Filling Father’s Shoes : Eduardo Perez, Tony’s Son, Showing Promise Already in Short Time With Angels


He is the son of a famous athlete, unable to recall a moment in his young life when he didn’t dream of following in his father’s footsteps.

He is bright, quick to smile and amazed to suddenly find himself sitting in a major league clubhouse after a meteoric rise through the minor leagues.

This is the story of Angel third baseman Eduardo Perez, the 23-year-old son of Cincinnati Red great Tony Perez, and it’s strikingly similar to the well-chronicled tale of J.T. Snow.

Comparisons are inevitable: Two sons of star athletes, two noteworthy major league debuts.


Certainly, Perez’s first game as an Angel must have had the 22,761 on hand Tuesday night at Anaheim Stadium thinking they had seen this before.

In the eighth inning, he slammed an 0-and-1 pitch from Oakland reliever Kevin Campbell more than 400 feet for a three-run home run, becoming the 21st player in Angel history to homer in his first game with the club and the first since Snow, who homered on opening day.

In the second inning, Perez doubled down the right-field line for his first major league hit. “That ball is going home,” he said later. “It’s going overseas (to Puerto Rico).”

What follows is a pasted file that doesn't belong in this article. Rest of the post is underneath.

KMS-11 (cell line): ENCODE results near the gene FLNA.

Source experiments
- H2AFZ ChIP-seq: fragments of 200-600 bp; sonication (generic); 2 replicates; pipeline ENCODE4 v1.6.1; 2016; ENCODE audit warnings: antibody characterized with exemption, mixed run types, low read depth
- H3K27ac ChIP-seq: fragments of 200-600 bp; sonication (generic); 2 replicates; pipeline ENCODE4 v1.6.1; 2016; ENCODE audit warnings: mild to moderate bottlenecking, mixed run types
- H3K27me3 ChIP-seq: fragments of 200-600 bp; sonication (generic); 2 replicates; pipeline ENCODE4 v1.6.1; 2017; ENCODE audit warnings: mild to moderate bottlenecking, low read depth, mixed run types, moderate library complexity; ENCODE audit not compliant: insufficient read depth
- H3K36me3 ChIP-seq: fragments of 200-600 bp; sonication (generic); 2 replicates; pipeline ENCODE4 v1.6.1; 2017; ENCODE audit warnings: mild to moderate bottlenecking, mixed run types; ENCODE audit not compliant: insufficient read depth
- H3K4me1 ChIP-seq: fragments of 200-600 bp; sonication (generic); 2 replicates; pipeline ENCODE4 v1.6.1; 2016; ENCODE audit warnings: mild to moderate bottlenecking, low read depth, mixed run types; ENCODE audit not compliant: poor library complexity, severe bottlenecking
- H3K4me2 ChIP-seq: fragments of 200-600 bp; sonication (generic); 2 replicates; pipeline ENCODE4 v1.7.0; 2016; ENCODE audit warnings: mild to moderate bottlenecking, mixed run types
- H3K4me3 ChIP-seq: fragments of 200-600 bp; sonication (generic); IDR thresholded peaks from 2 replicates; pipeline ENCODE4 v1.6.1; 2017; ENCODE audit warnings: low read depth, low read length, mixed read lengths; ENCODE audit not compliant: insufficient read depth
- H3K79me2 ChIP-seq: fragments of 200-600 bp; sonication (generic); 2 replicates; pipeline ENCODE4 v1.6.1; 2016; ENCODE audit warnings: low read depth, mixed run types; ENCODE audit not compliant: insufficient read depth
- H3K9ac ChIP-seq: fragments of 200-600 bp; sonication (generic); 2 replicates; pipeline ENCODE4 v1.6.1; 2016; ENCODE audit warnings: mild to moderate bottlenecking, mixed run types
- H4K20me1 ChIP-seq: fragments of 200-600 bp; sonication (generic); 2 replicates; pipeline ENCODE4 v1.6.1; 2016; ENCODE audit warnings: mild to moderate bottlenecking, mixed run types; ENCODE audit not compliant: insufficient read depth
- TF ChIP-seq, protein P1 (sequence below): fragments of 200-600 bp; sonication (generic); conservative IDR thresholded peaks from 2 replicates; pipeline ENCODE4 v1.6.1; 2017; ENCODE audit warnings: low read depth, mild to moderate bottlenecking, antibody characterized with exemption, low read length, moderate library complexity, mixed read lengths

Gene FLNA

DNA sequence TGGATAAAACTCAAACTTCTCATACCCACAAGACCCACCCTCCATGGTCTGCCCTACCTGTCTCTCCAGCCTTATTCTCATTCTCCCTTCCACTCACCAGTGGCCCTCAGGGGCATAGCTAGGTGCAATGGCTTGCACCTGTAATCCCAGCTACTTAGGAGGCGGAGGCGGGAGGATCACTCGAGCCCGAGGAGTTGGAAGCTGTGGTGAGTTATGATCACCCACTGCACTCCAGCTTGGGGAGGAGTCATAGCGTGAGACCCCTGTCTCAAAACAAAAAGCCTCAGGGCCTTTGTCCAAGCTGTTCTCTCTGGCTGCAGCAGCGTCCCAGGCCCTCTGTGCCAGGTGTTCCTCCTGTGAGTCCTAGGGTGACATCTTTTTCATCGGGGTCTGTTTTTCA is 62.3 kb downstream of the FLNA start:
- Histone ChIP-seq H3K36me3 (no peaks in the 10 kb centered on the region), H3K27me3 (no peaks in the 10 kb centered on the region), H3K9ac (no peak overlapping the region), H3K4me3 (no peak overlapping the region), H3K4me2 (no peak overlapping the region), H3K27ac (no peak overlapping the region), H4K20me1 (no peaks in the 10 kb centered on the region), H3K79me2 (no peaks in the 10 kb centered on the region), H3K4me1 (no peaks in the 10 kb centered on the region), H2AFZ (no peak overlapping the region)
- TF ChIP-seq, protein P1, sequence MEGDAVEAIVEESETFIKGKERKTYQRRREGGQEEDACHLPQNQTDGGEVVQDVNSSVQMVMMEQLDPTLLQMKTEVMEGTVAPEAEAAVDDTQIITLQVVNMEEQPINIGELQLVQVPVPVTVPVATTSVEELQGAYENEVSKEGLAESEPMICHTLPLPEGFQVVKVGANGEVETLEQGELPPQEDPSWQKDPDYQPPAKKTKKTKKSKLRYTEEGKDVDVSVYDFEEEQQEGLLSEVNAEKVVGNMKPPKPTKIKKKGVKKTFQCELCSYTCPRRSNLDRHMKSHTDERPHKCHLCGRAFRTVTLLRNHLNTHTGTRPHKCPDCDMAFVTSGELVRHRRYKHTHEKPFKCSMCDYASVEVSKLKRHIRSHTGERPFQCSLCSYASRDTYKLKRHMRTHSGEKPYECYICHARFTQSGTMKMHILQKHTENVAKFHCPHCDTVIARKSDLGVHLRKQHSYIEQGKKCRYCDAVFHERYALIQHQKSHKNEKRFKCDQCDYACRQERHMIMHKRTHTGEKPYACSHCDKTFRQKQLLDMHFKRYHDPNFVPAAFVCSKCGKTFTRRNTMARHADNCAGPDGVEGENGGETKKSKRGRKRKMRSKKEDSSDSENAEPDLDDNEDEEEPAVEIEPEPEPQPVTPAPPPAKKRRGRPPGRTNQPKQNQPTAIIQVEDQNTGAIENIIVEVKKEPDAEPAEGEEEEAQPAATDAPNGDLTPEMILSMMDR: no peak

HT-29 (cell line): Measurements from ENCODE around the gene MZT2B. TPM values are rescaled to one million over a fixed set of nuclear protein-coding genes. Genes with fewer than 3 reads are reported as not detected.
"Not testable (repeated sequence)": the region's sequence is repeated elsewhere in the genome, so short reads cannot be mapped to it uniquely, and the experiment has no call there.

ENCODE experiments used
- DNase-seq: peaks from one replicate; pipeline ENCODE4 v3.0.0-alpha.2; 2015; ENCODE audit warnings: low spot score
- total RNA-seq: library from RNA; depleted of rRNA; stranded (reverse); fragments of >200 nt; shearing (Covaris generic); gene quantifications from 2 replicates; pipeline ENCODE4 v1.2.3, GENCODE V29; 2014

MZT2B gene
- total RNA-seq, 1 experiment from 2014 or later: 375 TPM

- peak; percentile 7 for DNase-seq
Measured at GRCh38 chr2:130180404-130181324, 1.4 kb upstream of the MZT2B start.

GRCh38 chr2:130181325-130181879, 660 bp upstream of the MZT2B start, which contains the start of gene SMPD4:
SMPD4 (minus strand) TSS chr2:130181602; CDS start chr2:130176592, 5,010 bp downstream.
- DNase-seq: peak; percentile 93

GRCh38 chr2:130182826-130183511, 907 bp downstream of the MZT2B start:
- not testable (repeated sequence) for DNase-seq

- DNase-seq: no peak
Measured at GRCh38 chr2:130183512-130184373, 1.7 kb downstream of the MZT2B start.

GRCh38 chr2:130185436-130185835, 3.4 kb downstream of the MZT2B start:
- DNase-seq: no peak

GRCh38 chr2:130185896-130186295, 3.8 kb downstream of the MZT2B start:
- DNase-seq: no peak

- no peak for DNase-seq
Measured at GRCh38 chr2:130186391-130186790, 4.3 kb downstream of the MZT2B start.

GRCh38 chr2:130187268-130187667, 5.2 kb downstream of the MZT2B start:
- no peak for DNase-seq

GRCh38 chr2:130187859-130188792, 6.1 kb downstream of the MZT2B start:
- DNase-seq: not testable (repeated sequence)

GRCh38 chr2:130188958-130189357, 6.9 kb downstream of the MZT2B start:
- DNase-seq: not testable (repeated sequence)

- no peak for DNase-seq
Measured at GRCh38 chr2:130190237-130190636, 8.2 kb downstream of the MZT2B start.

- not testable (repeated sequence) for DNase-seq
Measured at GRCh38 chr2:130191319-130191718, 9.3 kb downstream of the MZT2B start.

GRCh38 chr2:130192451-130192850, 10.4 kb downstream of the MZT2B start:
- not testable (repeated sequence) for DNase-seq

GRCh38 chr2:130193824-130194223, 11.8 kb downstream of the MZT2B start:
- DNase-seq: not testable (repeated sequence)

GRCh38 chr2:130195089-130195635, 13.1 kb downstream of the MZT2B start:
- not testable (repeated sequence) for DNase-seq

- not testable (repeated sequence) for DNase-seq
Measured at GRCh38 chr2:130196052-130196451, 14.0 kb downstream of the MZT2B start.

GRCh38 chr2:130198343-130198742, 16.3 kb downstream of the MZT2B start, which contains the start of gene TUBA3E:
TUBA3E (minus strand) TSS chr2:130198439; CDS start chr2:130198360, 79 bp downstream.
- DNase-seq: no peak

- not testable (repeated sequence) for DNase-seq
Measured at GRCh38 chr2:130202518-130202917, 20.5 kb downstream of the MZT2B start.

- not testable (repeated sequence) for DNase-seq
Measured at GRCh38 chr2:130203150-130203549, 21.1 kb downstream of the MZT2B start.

Perhaps the only ones more thrilled than Perez were his parents, who were watching the game via their satellite dish thousands of miles from Anaheim.


Tony Perez, now in the Florida

Marlins’ front office, was thrilled enough after his son was called up Tuesday, but to watch him homer in his first game?

“My wife was screaming,” Perez said in a telephone interview from Miami. “He’s going to hit a lot of home runs. He’s big and strong. I told him, ‘You’re there to stay, but you have to work hard.’ I’m not worried about him. He’s a hard worker.”

For now, Eduardo is the Angels’ everyday third baseman, filling a void created by injuries to Kelly Gruber and Snow’s prolonged batting slump. He said he knows little of the details of Snow’s trials and tribulations at the plate, and doesn’t appear concerned that the last phenom is now at triple-A Vancouver.


He’s simply happy to have a chance to show he’s ready to be a big league player like his father. And he’s quick to point out that he’s just as happy for Ty Van Burkleo, who finally earned a major league promotion after 12 seasons in the minors and in Japan.

“I’m not one to guarantee stuff,” Perez said. “I just go out and play hard. Whatever happens happens.”

So far, the Angels couldn’t be more grateful for a jump-start after enduring a 10-game losing streak that took them out of contention in the American League West. Their fall, coupled with Snow’s lengthy hitting troubles, hastened Perez’s promotion from Vancouver.

Perez is batting .313 (five for 16) with one homer and three RBIs. He also faced Dennis Eckersley and fouled out to end Thursday’s game.


Welcome to the big leagues, kid.

“I think he’s done very well, but he’s barely got his feet wet,” Angel Manager Buck Rodgers said. “He wasn’t intimidated by Eckersley. He got his rips.